If you're lucky enough to fly in an international (long haul) configured cabin today, it is better than the old days in most respect (except possibly food), but if you're in Economy, it is a lot worse, in pretty much all respects except for inflight entertainment. Back in the day,when they started doing inflight movies, it was usually just a screen in the front of the cabin (although American had a tape system where the tape traveled the length of the cabin with screens every couple of rows, but a delay from row to row), and Pan Am had black and white TV monitors throughout the cabin (I think they were Sony, but not sure). So we've come a long way.
 
factsonly
Posts: 2866
Joined: Mon Aug 06, 2012 3:08 pm

Re: Commercial Aviation Developement from 1950s to 1980s Question

Fri Apr 10, 2020 12:00 pm

For young enthusiasts, there was no better education in 'Airline Timetables' than:

1. Visiting each of the fashionable downtown airline offices to get your own copy of a real timetable, or
2. Begging your local travel agent for his used monthly edition of the global OAG Schedules 'telephone' book.

These old fashioned paper products gave complete insight into global airline scheduling, sadly lost in this digital age.

I studied them for hours, learned so much about global air travel and miss them both !!

One had to go far to maintain a fascinating hobby.

:cry2: :old:
 
Noshow
Posts: 1408
Joined: Wed Jun 15, 2016 3:20 pm

Re: Commercial Aviation Developement from 1950s to 1980s Question

Fri Apr 10, 2020 12:01 pm

I remember those screens (as in one mid size screen for the entire cabin) where three colored lights would beam the movie on it. The sound came through something like a tiny mono loudspeaker (think very old phone) and got passed on to your ear by plastic tube. You had to literally plug it into your ear (ouch). And you had to pay like a bug or two for that tube. It was some IATA-agreement. Those were they days. And the autopilot of early 747-100 would constantly induce something like a smooth dutch roll. So the plane would bank slightly to one side and then to the other for hours in cruise. Perfect to get some sleep.

Flying was not mass travel and much more expensive. But even back then you could find much cheaper fares so called "grey market" tickets distributed outside the official fixed prices. I remember so called "camping flights" were you pretended to buy a package of a flight and some hotel bed that was priced below what the flight itself would have cost you. Nobody used his "bed" (some nightmare hostel probably) and everybody only the cheaper flight.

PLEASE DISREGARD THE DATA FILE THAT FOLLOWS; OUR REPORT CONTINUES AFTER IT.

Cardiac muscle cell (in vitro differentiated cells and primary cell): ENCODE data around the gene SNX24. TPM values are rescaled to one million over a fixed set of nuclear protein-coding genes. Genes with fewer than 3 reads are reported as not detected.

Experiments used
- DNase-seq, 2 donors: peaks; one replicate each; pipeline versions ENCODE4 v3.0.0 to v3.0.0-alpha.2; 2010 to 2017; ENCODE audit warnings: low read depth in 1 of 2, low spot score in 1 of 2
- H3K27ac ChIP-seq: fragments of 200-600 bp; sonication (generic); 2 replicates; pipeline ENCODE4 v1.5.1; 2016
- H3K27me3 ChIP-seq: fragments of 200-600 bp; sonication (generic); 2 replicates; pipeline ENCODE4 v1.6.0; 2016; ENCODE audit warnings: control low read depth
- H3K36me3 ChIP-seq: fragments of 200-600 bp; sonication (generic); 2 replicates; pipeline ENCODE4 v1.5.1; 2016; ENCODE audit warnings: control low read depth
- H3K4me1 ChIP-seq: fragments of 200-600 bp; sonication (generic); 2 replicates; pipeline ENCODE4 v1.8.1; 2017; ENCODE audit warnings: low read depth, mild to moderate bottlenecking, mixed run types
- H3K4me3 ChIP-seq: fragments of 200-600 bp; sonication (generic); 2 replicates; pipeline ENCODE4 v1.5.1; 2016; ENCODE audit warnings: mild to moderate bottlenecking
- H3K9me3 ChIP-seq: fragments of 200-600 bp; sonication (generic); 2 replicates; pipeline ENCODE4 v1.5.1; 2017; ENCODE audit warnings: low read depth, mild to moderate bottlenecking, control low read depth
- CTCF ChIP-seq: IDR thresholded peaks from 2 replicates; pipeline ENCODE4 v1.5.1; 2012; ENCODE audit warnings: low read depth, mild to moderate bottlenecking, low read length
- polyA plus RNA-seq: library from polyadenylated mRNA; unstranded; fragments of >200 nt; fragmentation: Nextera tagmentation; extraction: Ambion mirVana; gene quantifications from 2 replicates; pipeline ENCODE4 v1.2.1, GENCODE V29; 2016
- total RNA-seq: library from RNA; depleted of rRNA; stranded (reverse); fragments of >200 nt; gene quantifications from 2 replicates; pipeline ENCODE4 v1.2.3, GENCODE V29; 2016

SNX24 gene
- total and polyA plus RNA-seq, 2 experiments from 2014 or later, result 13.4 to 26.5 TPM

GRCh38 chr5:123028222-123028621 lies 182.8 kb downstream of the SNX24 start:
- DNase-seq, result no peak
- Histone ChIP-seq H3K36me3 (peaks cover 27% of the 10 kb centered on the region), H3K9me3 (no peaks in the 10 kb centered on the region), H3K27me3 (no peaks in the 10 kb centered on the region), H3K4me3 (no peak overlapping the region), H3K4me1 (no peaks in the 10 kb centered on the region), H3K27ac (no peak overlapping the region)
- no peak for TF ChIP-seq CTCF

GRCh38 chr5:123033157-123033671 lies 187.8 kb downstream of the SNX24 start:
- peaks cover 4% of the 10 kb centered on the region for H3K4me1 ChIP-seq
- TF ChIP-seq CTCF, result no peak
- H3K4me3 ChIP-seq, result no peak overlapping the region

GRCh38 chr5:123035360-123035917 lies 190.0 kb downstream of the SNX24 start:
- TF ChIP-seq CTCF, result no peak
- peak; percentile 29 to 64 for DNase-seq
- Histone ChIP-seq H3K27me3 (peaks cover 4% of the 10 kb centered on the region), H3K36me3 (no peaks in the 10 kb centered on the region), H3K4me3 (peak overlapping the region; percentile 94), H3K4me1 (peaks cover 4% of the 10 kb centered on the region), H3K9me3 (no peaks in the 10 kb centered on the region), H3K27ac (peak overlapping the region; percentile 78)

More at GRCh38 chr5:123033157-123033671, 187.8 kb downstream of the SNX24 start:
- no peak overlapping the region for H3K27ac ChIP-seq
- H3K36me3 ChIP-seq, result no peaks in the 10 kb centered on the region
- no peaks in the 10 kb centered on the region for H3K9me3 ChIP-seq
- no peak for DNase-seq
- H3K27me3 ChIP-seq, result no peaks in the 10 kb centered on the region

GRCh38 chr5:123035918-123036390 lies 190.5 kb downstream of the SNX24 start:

You could not book yourself or just even search in those computer networks back then. Therefore a trusted travel agency was vital to find the cheaper flights back then. I had one and it was great what they could find for you. Many airplanes flew half empty on certain days of the week or times. You could target them and find the best prices.
 
sprxUSA
Posts: 368
Joined: Thu Dec 02, 2004 5:17 am

Re: Commercial Aviation Developement from 1950s to 1980s Question

Fri Apr 10, 2020 4:50 pm

factsonly wrote:
For young enthusiasts, there was no better education in 'Airline Timetables' than:

1. Visiting each of the fashionable downtown airline offices to get your own copy of a real timetable, or
2. Begging your local travel agent for his used monthly edition of the global OAG Schedules 'telephone' book.

These old fashioned paper products gave complete insight into global airline scheduling, sadly lost in this digital age.

I studied them for hours, learned so much about global air travel and miss them both !!

One had to go far to maintain a fascinating hobby.

:cry2: :old:


I spent first few days sitting around cataloging my timetable collection after years of thinking about it. Was nice to see ones I hadn't looked at in years, as they are in storage. I was thinking "man if they were still printed up to now, I would have soooo many more" almost too many lol. Started in 1980 and ended up with 3653 from 380 airlines. Not too big I bet. My focus now is collecting ones from my birth year. Interesting to see how things were then. Actually have one effective on my birth day.
Gem State Airlines..."we have a gem of an airline"